12. Stack Frame (2) The subroutine Printf expects to find the format statement as the first parameter on the stack. It then parses the statement, and determines how many more, and what type of, parameters are required. The return address is also placed on the stack. Also Local variables are pushed onto the stack. During the function these variables can be accessed on the stack frame as follows:

  13. Frame/Base Pointer (2) For the duration of the function execution a frame pointer can be set up using the X or Y registers, and the variables may be accessed using indexed addressing P2 EQU A P1 EQU 8 FormatStt EQU 6 LocalVar1 EQU 2 LocalVar2 EQU 0 TSX ; X = SP+1 (Setup Frame Ptr) LDD P1, X ; D = P1 (Fetch P1) STD LocalVar1, X ; LocalVar = AccD = P1

  14. Buffalo Routines Jump Table (1) ORG ROMBS+$1F7C .WARMST JMP MAIN warm start .BPCLR JMP BPCLR clear breakpoint table .RPRINT JMP RPRINT display user registers .HEXBIN JMP HEXBIN convert ascii hex char to binary .BUFFAR JMP BUFFARG build hex argument from buffer .TERMAR JMP TERMARG read hex argument from terminal .CHGBYT JMP CHGBYT modify memory at address in x .READBU JMP READBUFF read character from buffer .INCBUF JMP INCBUFF increment buffer pointer .DECBUF JMP DECBUFF decrement buffer pointer .WSKIP JMP WSKIP find non-whitespace char in buffer .CHKABR JMP CHKABRT check for abort from terminal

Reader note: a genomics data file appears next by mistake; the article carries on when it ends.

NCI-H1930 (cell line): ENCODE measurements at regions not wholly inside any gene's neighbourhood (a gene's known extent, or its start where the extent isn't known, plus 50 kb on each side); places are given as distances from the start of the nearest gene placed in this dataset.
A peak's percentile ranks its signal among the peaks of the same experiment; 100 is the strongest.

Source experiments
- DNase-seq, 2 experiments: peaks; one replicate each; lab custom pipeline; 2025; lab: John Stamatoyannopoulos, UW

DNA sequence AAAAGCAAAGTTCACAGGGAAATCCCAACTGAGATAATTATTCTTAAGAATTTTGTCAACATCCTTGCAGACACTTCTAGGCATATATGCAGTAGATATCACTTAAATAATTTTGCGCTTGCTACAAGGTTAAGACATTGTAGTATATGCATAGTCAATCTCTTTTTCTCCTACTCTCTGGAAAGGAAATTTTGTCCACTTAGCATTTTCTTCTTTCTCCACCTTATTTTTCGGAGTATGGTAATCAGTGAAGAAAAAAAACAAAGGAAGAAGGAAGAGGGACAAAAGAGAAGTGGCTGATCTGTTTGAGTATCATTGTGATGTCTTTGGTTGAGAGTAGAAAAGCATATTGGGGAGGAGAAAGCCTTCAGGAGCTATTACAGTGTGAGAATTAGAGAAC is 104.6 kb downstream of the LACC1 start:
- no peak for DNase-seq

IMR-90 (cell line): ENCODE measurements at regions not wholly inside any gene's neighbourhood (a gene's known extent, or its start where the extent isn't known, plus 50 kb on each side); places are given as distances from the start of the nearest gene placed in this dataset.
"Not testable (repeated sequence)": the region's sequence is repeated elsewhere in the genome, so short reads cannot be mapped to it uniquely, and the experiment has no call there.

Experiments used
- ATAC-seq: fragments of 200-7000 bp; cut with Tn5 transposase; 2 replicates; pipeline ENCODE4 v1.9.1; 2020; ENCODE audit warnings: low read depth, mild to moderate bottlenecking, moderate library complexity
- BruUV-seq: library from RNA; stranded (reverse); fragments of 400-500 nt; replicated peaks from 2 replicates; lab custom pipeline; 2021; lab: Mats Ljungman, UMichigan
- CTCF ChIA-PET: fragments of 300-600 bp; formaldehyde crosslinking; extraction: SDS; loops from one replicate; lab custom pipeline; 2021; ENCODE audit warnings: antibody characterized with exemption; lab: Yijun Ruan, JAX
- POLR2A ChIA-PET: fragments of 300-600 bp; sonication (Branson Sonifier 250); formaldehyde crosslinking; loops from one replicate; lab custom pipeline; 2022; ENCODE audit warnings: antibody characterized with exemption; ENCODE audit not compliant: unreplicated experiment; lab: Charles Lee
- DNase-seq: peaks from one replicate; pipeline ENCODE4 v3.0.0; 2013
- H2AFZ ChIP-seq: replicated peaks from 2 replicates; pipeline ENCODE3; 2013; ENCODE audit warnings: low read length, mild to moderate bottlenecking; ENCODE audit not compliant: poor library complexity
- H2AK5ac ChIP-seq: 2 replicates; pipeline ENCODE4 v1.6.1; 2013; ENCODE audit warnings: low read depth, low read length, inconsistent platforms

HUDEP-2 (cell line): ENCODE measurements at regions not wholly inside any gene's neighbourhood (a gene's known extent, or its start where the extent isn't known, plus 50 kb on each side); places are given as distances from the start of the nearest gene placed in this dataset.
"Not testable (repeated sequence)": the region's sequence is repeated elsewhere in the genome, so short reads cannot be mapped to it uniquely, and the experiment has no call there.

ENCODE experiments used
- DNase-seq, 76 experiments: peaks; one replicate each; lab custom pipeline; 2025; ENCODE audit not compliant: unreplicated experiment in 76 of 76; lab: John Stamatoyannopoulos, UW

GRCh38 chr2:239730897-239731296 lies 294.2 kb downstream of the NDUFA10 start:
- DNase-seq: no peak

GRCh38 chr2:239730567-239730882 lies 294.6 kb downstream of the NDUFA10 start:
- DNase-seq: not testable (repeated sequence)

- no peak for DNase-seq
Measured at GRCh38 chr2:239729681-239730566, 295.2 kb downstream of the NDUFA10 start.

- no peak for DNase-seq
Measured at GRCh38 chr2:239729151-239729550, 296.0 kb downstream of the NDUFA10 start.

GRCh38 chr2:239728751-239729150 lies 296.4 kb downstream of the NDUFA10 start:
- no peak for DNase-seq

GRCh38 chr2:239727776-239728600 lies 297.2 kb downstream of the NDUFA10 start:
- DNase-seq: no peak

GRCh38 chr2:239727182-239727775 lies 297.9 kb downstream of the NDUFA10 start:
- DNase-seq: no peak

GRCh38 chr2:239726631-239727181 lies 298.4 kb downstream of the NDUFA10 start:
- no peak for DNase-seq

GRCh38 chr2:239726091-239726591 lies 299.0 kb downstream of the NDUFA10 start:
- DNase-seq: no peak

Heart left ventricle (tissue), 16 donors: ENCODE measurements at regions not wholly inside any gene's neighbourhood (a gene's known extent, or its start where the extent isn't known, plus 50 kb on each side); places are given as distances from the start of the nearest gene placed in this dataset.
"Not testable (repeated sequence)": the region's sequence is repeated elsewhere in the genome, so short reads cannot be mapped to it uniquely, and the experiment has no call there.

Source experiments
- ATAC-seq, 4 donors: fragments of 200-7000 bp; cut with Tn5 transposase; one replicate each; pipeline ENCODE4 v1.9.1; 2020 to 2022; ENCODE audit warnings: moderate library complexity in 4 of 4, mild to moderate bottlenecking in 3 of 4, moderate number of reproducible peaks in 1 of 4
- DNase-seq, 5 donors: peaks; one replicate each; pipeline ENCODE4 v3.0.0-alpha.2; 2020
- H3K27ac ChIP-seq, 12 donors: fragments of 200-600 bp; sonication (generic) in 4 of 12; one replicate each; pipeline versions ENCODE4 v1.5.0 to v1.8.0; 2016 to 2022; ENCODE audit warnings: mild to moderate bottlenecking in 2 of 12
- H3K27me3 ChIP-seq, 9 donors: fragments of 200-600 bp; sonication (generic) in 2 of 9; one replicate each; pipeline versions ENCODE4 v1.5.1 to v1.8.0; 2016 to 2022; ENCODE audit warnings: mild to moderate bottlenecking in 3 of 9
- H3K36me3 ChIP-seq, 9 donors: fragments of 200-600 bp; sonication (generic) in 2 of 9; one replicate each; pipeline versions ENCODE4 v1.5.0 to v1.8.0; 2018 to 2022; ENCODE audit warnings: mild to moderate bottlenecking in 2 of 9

15. Buffalo Routines Jump Table (2) ORG ROMBS+$1FA0 .UPCASE JMP UPCASE convert to upper case .WCHEK JMP WCHEK check for white space .DCHEK JMP DCHEK check for delimeter .INIT JMP INIT initialize i/o device .INPUT JMP INPUT low level input routine .OUTPUT JMP OUTPUT low level output routine .OUTLHL JMP OUTLHLF display top 4 bits as hex digit .OUTRHL JMP OUTRHLF display bottom 4 bits as hex digit .OUTA JMP OUTA output ascii character in A .OUT1BY JMP OUT1BYT display the hex value of byte at X .OUT1BS JMP OUT1BSP out1byt followed by space .OUT2BS JMP OUT2BSP display 2 hex bytes at x and a space .OUTCRL JMP OUTCRLF carriage return, line feed to terminal .OUTSTR JMP OUTSTRG display string at X (term with $04) .OUTST0 JMP OUTSTRG0 outstrg with no initial carr ret .INCHAR JMP INCHAR wait for and input a char from term .VECINT JMP VECINIT initialize RAM vector table